Reaction to Hillary Clinton’s speech Wednesday has started to come in, with positive reaction from both sides of the political spectrum on Israel.
The Orthodox Union, which yesterday released a statement saying it was "deeply troubled" by Obama’s "evenhanded" approach on the Israeli-Palestinian issue, said it felt the secretary’s speech was a "step in a better direction":
Secretary Clinton closed this section of her speech saying:
"You can’t claim to be sending messages of peace until you also act against the cultures of hate, intolerance and disrespect that perpetuate conflict."
This is a framing which friends of Israel should particularly welcome. It is the Palestinian/Arab side which continues to foster anti-Semitism, Holocaust denial and more in their schools and media, and continues to deny the basic legitimacy of Israel to exist (in contrast to Israel which has said and acted time and again to recognize and potentially realize the rights of Palestinians).
Even while noting the disagreement over Israeli settlements, this is an essential way to frame the issue along the lines of what my organization called for in our post Obama meeting statement yesterday – not morally vapid "evenhandedness", but accurate assessment of the obligations.
Americans for Peace Now also praised Clinton’s outline of everyone’s obligations, but leads with praise for Clinton’s reiteration of previous calls for a settlement freeze:
Americans for Peace Now (APN) today joined Secretary of State Hillary Clinton’s call for Israel to take action to stop settlement construction in the West Bank. APN praised Clinton for demanding that the Palestinians and the Arab governments take parallel action to support efforts for comprehensive peace in the Middle East.
“Secretary Clinton is right that a settlement freeze is a necessary catalyst for serious and successful peace negotiations between Israel and the Palestinians,” said APN’s president and CEO, Debra DeLee. “Palestinians must keep their part of the deal and stop violence and incitement to violence. Arab states must do more to make peace a reality,” DeLee said. “If each side rises to the occasion to create the atmosphere conducive to serious negotiations – without conditions and excuses – then Israelis and their neighbors could at last see the horizon of peace and security that they so deserve.”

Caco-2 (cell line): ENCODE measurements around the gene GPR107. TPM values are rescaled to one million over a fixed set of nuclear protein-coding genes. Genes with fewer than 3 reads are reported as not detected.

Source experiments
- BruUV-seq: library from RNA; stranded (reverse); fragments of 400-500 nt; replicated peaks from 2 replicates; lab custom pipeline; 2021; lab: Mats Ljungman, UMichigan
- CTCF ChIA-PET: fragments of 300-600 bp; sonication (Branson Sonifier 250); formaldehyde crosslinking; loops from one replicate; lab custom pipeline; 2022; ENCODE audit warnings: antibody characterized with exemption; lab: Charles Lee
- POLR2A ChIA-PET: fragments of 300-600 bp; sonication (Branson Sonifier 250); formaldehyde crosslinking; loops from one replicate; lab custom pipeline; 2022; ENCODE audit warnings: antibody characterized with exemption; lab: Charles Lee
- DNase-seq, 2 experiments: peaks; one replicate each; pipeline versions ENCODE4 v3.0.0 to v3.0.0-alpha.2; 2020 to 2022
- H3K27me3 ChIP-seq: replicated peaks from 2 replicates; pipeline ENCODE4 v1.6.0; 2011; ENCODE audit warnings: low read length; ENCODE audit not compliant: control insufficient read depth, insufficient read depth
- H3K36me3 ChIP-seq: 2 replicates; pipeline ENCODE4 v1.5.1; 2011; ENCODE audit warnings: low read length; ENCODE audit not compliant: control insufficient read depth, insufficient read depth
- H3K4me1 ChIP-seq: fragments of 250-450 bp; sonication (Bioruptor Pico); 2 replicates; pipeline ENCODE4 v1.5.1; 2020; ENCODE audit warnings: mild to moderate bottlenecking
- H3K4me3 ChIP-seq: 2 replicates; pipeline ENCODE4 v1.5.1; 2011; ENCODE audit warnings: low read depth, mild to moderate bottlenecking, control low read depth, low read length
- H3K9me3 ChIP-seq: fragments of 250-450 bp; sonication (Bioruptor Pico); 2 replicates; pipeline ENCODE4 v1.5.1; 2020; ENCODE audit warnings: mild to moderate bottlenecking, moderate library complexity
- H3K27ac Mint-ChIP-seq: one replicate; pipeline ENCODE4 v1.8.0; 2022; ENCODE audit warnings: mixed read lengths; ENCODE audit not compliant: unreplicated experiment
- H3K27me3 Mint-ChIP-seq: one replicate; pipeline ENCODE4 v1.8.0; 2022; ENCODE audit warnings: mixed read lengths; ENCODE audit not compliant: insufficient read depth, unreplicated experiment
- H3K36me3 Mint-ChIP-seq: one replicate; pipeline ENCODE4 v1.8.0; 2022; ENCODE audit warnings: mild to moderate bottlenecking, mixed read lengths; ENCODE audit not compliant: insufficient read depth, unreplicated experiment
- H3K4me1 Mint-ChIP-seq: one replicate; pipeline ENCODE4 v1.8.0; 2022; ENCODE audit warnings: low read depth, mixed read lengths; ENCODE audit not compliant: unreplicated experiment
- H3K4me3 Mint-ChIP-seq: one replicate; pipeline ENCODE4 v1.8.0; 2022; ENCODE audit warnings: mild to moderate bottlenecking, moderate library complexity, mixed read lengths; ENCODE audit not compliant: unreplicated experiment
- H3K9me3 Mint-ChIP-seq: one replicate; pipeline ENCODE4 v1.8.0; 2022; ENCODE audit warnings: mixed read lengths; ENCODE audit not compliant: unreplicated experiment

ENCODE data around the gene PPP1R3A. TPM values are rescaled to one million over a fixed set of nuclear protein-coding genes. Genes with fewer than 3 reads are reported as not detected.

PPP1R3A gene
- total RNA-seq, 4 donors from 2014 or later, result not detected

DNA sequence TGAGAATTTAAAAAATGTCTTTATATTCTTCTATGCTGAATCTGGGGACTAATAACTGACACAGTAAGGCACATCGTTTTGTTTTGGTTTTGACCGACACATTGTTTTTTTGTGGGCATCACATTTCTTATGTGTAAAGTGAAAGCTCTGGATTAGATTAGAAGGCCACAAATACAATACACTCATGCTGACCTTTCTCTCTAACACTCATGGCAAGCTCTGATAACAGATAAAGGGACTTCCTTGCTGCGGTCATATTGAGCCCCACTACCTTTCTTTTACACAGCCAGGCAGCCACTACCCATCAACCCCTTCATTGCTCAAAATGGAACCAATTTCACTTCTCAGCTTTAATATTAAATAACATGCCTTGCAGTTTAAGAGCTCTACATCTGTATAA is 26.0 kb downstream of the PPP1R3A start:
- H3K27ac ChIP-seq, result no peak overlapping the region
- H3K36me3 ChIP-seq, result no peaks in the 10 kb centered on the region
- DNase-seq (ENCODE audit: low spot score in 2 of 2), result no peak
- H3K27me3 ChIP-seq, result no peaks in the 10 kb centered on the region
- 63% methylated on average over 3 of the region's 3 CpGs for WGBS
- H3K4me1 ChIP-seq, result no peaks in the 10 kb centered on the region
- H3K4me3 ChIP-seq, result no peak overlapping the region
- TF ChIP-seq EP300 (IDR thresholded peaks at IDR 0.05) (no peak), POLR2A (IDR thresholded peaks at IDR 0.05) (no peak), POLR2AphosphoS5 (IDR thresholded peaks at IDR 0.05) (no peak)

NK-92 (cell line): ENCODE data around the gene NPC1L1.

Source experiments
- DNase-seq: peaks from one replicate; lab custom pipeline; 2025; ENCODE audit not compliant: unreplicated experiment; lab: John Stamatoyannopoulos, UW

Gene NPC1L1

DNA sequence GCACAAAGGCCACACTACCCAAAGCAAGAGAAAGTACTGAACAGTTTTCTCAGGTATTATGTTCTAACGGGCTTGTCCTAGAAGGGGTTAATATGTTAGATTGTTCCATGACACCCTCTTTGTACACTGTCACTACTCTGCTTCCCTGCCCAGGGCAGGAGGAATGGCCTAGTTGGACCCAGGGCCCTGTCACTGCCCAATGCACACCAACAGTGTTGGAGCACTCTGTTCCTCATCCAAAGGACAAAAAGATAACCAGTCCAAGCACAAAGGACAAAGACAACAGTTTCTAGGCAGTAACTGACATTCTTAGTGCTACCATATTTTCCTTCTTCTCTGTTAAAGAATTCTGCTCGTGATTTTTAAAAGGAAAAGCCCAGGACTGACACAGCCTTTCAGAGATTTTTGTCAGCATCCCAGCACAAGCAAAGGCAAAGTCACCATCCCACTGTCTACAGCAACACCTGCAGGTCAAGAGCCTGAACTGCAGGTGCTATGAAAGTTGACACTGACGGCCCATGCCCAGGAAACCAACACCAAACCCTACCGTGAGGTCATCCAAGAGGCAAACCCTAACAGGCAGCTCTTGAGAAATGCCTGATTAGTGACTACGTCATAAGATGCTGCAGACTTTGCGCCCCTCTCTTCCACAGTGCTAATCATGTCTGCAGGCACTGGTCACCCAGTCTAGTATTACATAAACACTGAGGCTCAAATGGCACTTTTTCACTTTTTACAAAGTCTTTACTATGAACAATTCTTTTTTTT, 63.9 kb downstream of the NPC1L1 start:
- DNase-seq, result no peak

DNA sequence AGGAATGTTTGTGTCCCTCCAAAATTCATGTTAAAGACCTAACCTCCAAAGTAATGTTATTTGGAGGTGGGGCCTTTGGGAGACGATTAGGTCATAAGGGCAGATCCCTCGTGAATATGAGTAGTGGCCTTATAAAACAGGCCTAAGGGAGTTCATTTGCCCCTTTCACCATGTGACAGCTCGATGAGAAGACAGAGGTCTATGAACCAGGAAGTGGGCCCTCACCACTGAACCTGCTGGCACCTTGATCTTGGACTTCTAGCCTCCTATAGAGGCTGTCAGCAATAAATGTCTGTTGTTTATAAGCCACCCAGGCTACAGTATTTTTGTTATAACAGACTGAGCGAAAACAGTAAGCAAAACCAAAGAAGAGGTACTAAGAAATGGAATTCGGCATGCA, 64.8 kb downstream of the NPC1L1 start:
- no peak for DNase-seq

And J Street’s Jeremy Ben-Ami notes Clinton’s call for action from "all sides":
We applaud Secretary Clinton’s statement that “ending the [Israeli-Palestinian] conflict requires action on all sides.” The Israelis, the Palestinians, and the Arab states all have obligations to fulfill – including a complete settlement freeze on Israel’s part, the Palestinian commitments to provide security and end incitement to violence, and moves toward normalization of relations with Israel by the Arab states.
We also stand in support of the administration’s diplomatic engagement with Iran over its nuclear program and its support for terrorism. By no means is this engagement guaranteed to succeed, nor should it remain open-ended – but we cannot and should not miss the opportunity to find a diplomatic solution to our differences with Iran.